Use of 3G (third-generation) mobile services in Europe and the U.S. still lags behind their adoption in Japan and South Korea, but use should grow significantly around the world this year, research company TeleGeography reported this week.
About four years after the earliest 3G services were launched by Japan's NTT DoCoMo in 2001, there still are only about 30 million users in the world, TeleGeography reported in GlobalComms, its online encyclopedia of telecommunications, according to a company statement Monday. However, the company expects worldwide 3G users to double this year.
The 3G technologies, namely WCDMA (Wideband Code Division Multiple Access) and CDMA2000-1x EV-DO (Evolution-Data Optimized) boost users' mobile bandwidth to between 300K bps (bits per second) and about 2M bps from the typical dialup-like speeds of 2.5G technologies such as GPRS (General Packet Radio Service). This boost opens up room for faster content downloads, games, location-based services, enterprise applications and other uses.
In Japan, 12.5 percent of mobile customers use 3G, and in South Korea, that figure is just over 16 percent, but even in those places the mobile operators have incurred heavy marketing costs to generate demand, said TeleGeography analyst David Leach. TeleGeography is a division of PriMetrica.
"It isn't yet a bed of roses, still, in those countries," Leach said. One snag in Japan was that customers were not happy with battery life and reception in the first generation of 3G handsets, though they seem to be happy with the latest phones, he said.
In Europe, some mobile operators are pushing 3G by subsidizing it, offering good deals on voice minutes and incentives to use the advanced data services for which 3G was designed, Leach said. He used as an example the strategy of Hutchison Whampoa's British and Italian carriers, Hutchison 3G UK and H3G SpA. Even with those subsidies, only 4 percent of mobile users in those countries are using 3G, he said. Adoption of 3G in Europe was stalled by overhype followed by the bursting of the telecommunications bubble, plus an initial shortage of handsets, he said.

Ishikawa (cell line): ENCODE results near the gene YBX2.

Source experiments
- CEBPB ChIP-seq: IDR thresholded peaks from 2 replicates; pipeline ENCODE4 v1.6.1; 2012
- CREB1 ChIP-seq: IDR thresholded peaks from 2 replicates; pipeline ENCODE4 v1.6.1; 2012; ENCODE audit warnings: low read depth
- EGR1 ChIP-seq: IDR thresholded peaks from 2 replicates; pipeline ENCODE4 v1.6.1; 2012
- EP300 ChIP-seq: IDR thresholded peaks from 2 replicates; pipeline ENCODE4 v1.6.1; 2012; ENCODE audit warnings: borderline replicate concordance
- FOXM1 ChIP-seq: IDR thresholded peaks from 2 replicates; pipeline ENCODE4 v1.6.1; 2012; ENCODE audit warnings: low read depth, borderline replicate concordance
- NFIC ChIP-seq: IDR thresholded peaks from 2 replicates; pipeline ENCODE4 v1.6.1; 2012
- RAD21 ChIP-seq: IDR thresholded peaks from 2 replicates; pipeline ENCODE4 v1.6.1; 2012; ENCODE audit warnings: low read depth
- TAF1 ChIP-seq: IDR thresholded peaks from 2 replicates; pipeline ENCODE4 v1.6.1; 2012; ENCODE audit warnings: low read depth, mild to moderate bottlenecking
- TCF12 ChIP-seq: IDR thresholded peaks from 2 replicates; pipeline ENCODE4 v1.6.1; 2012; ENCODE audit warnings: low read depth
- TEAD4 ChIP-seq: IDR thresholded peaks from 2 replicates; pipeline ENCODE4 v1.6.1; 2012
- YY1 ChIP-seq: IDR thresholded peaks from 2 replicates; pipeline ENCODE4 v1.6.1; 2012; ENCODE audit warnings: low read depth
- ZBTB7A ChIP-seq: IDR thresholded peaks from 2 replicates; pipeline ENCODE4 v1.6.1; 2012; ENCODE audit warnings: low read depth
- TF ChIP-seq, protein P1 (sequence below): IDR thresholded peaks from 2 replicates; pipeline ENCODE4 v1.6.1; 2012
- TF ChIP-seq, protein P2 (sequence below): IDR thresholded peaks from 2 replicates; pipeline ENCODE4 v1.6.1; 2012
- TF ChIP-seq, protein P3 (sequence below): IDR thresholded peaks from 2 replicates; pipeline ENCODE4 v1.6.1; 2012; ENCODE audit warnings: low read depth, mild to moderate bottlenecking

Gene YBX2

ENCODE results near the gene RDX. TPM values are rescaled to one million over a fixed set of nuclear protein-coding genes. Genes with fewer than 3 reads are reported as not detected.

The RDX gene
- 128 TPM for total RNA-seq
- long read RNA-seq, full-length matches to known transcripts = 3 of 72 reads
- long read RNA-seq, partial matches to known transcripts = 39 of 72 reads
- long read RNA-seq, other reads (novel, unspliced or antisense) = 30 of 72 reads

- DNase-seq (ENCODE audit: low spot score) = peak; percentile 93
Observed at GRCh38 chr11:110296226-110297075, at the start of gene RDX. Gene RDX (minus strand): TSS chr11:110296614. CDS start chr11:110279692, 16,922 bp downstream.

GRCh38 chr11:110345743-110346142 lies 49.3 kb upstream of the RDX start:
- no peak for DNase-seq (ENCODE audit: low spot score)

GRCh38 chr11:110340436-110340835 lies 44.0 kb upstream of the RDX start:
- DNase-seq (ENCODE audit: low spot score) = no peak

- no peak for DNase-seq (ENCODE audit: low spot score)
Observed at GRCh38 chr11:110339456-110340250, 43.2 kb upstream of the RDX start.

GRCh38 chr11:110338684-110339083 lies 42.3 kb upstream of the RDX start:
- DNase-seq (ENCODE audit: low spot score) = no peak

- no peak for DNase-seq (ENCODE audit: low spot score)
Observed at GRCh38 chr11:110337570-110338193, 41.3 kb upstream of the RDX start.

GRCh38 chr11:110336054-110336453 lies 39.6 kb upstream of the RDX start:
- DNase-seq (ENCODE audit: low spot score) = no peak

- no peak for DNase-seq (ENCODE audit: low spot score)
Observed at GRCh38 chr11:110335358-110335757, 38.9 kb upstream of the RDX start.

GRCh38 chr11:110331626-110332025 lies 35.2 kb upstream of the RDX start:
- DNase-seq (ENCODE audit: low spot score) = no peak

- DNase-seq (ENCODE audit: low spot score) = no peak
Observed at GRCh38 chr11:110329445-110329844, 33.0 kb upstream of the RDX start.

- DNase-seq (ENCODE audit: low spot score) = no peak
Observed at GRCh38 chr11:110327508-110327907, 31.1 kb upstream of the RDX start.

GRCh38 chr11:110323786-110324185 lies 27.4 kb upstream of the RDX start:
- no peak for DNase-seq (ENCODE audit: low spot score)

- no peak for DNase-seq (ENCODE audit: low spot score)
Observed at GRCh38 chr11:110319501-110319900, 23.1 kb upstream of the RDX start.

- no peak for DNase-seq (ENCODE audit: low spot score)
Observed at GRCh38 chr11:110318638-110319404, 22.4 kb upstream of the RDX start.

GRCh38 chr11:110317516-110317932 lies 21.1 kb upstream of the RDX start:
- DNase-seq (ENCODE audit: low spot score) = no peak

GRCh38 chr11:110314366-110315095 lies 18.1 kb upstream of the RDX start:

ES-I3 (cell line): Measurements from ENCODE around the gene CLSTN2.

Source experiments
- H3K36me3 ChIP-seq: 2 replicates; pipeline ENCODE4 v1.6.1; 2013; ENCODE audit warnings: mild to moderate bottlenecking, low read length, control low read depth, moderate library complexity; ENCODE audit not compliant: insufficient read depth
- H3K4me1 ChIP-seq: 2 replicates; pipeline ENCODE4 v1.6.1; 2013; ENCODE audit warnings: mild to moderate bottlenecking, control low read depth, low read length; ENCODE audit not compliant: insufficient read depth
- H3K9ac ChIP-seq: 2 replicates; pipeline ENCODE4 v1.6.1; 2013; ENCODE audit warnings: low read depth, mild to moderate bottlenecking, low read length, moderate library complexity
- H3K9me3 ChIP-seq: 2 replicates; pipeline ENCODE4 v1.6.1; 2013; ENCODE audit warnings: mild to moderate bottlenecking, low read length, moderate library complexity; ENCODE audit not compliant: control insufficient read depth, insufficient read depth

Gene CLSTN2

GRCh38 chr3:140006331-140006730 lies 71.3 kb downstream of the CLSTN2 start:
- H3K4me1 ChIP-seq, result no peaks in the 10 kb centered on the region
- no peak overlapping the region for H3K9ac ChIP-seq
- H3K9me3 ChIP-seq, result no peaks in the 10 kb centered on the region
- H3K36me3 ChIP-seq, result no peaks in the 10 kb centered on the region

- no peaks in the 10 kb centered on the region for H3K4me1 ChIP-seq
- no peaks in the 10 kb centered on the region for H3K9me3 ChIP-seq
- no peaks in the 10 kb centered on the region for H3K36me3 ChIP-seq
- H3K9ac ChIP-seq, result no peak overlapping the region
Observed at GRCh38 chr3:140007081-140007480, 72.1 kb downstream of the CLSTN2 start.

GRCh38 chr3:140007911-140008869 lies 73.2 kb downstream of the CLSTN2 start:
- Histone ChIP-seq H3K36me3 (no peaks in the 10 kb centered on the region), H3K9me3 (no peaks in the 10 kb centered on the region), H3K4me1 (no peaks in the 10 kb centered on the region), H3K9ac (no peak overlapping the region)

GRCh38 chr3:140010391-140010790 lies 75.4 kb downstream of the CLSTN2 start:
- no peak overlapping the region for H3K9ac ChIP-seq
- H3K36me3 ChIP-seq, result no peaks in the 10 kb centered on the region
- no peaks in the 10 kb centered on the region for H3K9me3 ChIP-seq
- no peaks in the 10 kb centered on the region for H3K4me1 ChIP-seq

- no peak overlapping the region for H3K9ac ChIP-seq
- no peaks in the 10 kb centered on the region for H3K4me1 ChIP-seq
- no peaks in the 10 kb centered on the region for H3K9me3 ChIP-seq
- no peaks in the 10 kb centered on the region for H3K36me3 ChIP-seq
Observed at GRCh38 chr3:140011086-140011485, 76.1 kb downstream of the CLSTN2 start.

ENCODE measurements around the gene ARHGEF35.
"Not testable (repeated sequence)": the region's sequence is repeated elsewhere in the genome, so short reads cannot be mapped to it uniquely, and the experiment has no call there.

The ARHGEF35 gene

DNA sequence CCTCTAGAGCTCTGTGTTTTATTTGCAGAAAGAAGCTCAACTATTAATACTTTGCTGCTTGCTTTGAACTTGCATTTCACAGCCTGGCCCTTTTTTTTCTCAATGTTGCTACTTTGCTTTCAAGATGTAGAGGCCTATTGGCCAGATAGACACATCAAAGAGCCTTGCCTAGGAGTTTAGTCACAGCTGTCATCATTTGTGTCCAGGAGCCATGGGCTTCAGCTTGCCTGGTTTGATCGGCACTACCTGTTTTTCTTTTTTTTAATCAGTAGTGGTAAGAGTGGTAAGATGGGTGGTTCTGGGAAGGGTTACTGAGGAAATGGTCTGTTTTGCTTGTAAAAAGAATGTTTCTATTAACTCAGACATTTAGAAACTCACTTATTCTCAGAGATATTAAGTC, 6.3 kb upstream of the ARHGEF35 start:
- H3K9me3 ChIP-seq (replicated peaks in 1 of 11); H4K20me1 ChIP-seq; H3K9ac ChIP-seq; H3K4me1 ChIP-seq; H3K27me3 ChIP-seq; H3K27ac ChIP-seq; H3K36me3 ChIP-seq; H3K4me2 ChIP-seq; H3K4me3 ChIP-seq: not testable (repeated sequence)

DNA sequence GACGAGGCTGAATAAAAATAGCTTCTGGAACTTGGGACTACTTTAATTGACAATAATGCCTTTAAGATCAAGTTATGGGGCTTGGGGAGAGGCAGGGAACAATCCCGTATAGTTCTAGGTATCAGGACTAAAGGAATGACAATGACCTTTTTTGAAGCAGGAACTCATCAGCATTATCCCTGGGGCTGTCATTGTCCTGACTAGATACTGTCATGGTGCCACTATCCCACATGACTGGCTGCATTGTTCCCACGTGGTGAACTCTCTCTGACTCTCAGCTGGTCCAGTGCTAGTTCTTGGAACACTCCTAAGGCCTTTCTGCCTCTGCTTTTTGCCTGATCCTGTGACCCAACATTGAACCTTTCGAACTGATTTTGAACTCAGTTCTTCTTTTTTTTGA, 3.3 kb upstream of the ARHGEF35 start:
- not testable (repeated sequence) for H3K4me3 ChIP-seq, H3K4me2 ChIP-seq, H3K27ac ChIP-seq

U.S. adoption lags farther behind, with fewer than 200,000 3G users, a tiny fraction of a total mobile customer base of more than 182 million. Slow action by the Federal Communications Commission to make more spectrum available, along with the challenges of merging mobile operators, have delayed 3G deployment in the U.S., Leach said. In another jumbo cellular market, China, the government's delay in allocating licenses has held up the introduction of 3G, he said.
In addition to regional barriers to adoption, it's not clear what advanced service, if any, will drive a large percentage of users to pay for 3G anywhere, Leach said. Downloads and transfers of ring tones, songs, pictures and video, as well as interactive gaming, location-based services such as directions, and remote home monitoring are among the services that have been seen as major drivers. "There isn't really yet any kind of killer application," Leach said.
However, despite a slow start, subscriber growth is promising, he said. For example, Hutchison 3G UK had just 210,000 3G subscribers at the end of 2003 and a year later had reached 2.5 million subscribers. And whereas there were only 13 launches of 3G services in 2003, there were 45 launches last year, 32 of them in Europe, he said. Carriers and retailers such as the U.K.'s Carphone Warehouse Group expect sales to increase at the year-end holidays, according to Leach.
"It seems as if the industry and its channels are gearing up for something big this year," Leach said.
Meanwhile, mobile phone use as a whole grew rapidly in 2004 in many developing countries. The fastest growth was in Iraq, where mobile licenses were issued in late 2003. The number of subscribers rose 1,757 percent to 1.2 million users in 2004, according to TeleGeography. Other hot spots included Nigeria (up 170 percent), Pakistan (up 139 percent) and Russia (up 104 percent).
In some countries, cell phone penetration has actually topped 100 percent, the company said. For example, Germany's has reached 105 percent and Luxembourg's has hit 135 percent. This is probably due to some subscribers having both a work and a personal phone, and in the case of Luxembourg may involve frequent visitors to the tiny country who maintain local mobile accounts there.